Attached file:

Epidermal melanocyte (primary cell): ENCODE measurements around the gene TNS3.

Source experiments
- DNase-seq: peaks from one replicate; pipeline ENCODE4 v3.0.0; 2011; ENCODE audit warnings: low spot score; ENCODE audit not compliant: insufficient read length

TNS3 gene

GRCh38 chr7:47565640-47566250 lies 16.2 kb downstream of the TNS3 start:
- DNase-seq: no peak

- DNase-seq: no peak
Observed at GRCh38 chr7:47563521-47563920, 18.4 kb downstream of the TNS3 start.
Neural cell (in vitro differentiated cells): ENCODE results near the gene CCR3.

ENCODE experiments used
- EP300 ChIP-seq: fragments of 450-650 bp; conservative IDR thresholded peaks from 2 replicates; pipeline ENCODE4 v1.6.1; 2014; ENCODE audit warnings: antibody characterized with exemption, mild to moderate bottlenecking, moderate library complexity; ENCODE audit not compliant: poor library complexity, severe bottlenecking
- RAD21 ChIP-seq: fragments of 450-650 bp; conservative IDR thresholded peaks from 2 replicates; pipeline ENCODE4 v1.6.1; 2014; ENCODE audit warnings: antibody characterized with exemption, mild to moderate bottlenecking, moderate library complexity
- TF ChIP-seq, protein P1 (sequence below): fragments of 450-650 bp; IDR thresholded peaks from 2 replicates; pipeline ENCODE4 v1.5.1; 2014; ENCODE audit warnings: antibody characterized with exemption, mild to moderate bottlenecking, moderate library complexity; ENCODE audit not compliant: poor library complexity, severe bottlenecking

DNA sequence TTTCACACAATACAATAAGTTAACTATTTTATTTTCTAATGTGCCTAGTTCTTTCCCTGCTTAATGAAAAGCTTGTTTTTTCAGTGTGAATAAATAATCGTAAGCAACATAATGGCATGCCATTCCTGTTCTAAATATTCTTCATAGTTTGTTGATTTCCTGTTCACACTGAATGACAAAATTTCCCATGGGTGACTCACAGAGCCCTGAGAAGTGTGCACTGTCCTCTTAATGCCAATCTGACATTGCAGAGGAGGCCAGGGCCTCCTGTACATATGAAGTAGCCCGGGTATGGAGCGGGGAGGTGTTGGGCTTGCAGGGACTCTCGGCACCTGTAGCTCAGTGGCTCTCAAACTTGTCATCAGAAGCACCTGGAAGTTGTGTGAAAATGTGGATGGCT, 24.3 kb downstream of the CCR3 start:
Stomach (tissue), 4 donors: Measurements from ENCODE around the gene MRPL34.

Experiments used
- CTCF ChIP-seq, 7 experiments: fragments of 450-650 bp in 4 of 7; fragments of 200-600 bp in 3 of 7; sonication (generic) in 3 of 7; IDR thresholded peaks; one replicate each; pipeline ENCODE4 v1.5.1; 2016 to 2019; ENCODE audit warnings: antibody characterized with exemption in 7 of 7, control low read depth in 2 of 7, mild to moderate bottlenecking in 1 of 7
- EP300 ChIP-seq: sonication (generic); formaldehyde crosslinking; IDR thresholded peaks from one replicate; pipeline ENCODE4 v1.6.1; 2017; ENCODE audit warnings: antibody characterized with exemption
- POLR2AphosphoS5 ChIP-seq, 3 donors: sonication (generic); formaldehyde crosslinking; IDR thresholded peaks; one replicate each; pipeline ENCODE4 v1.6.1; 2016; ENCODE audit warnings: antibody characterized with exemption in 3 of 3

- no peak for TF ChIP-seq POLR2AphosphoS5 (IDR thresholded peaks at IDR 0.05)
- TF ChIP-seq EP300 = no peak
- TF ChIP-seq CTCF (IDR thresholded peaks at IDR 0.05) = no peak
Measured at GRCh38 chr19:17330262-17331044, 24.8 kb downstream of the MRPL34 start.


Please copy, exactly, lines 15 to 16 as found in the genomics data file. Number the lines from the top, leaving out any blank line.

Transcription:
Stomach (tissue), 4 donors: Measurements from ENCODE around the gene MRPL34.

Experiments used